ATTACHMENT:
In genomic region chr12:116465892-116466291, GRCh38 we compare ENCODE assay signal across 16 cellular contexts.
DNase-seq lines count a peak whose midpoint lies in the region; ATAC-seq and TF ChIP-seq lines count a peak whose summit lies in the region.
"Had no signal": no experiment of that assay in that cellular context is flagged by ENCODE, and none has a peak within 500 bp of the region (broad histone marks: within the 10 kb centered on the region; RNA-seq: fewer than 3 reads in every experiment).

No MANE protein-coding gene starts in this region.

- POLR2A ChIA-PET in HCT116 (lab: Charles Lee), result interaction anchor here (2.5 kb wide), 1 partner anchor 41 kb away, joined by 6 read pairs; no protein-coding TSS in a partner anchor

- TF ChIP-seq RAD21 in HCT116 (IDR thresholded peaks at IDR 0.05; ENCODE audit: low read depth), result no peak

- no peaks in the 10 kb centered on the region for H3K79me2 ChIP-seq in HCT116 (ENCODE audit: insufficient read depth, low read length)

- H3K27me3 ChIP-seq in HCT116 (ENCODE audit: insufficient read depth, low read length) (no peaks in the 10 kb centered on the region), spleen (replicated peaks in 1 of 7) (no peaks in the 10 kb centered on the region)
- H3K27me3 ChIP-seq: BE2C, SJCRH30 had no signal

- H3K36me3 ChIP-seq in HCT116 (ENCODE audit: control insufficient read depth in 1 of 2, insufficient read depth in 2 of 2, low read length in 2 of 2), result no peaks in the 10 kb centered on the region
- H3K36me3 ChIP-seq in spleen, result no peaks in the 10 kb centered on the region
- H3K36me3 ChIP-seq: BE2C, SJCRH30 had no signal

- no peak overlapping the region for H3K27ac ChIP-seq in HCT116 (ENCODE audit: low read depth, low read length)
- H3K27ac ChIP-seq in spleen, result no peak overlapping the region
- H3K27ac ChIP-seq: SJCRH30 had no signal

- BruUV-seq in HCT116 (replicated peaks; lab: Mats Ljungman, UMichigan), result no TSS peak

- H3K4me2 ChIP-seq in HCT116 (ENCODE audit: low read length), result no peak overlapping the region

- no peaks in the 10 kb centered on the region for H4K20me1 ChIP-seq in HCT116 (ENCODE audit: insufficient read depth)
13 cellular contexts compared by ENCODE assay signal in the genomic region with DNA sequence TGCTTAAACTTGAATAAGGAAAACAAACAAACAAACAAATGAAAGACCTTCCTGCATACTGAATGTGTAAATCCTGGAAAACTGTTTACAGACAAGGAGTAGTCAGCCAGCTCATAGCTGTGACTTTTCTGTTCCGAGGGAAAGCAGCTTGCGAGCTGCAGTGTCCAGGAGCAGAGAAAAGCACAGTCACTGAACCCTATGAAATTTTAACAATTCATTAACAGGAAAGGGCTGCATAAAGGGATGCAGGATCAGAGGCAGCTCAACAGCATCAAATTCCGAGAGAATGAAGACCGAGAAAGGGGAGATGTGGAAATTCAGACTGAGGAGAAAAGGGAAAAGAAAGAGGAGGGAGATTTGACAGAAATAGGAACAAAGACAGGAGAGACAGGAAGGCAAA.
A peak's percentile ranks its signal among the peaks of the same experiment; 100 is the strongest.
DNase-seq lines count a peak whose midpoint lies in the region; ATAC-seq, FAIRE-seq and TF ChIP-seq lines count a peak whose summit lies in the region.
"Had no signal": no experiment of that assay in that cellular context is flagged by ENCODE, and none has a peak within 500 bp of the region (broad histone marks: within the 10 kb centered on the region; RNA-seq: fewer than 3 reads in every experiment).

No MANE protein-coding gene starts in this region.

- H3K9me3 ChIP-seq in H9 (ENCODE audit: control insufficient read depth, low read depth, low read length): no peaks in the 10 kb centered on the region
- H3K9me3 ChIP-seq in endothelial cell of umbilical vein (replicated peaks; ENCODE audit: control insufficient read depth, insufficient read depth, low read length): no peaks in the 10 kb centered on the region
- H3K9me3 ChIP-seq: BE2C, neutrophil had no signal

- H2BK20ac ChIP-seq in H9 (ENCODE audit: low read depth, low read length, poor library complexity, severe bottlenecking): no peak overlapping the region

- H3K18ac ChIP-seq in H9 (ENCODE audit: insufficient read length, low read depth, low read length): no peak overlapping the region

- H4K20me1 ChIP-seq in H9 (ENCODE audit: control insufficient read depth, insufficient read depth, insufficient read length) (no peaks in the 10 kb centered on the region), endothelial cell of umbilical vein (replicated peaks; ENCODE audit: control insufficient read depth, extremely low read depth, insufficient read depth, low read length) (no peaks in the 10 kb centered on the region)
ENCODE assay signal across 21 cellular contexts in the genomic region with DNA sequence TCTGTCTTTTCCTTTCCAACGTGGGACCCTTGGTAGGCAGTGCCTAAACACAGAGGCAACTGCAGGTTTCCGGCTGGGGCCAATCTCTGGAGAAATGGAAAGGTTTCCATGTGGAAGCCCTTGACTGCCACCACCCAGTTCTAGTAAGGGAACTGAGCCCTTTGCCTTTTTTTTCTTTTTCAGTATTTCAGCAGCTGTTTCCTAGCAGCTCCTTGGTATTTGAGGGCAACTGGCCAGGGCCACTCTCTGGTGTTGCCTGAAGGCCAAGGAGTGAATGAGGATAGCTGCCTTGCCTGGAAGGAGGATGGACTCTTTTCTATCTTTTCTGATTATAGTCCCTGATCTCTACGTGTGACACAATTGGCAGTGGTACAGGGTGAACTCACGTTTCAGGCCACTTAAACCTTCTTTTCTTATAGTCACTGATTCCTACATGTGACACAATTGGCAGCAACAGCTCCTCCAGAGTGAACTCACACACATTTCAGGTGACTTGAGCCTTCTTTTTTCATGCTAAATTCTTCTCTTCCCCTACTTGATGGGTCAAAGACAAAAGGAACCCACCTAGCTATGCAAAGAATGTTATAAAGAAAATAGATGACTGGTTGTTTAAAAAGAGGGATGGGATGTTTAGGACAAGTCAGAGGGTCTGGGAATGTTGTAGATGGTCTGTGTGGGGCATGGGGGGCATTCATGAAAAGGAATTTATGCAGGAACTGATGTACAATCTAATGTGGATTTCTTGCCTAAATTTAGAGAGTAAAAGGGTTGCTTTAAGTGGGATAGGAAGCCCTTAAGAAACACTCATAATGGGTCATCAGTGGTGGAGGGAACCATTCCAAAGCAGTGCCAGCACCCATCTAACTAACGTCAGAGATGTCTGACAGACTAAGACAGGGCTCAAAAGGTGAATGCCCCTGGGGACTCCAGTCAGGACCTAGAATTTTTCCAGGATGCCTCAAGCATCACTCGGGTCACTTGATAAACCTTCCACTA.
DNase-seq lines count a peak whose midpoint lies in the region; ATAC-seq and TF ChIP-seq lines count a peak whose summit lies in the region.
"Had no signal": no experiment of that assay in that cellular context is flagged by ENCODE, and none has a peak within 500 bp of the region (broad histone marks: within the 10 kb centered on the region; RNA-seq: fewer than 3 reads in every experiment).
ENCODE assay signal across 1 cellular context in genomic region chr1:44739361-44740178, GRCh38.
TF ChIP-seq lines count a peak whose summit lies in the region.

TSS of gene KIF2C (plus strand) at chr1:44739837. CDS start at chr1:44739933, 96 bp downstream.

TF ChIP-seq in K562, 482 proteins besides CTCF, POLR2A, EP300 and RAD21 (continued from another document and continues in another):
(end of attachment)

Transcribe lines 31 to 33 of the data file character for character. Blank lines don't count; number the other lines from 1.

DNase-seq lines count a peak whose midpoint lies in the region; ATAC-seq and TF ChIP-seq lines count a peak whose summit lies in the region.
"Had no signal": no experiment of that assay in that cellular context is flagged by ENCODE, and none has a peak within 500 bp of the region (broad histone marks: within the 10 kb centered on the region; RNA-seq: fewer than 3 reads in every experiment).
ENCODE assay signal across 1 cellular context in genomic region chr1:44739361-44740178, GRCh38.